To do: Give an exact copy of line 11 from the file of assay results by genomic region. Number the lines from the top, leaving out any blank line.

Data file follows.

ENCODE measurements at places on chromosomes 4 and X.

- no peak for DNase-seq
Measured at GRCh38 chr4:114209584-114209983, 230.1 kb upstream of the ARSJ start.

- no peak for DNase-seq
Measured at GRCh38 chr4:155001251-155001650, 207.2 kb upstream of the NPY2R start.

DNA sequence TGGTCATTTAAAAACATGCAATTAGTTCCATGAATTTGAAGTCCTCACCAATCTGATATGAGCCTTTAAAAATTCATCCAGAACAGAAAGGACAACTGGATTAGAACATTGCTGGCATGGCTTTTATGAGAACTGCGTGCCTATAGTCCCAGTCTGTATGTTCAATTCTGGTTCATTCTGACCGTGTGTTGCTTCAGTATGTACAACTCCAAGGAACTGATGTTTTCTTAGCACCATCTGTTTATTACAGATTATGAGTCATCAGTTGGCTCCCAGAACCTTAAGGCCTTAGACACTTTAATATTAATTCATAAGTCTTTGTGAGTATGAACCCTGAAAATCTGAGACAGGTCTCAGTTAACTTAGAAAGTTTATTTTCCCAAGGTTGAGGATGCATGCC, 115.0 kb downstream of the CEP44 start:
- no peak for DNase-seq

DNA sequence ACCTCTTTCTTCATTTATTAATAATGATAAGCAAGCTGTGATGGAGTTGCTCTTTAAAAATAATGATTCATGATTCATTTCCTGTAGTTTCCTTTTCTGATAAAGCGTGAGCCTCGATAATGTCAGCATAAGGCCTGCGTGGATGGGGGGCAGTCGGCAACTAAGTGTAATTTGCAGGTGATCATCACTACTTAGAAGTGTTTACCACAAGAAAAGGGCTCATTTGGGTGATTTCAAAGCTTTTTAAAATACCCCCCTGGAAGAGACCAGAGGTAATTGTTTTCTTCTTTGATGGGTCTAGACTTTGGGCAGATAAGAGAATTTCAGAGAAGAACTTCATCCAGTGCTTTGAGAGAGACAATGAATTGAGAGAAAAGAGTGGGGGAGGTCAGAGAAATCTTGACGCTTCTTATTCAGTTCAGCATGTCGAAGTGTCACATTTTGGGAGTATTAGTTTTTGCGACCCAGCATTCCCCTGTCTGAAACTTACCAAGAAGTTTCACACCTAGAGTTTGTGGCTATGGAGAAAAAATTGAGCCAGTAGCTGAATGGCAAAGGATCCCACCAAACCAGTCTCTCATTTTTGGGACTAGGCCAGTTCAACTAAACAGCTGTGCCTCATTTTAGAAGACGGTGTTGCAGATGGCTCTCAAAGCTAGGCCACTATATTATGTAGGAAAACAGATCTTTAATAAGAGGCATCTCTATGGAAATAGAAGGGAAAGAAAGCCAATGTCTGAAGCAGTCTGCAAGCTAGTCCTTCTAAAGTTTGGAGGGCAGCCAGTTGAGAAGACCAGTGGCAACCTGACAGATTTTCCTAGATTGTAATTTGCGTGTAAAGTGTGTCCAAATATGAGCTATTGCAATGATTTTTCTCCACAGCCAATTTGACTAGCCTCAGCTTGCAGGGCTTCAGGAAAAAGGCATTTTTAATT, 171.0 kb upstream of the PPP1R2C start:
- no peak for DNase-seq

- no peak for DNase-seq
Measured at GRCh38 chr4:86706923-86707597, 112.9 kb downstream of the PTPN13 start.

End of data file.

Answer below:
Measured at GRCh38 chr4:86706923-86707597, 112.9 kb downstream of the PTPN13 start.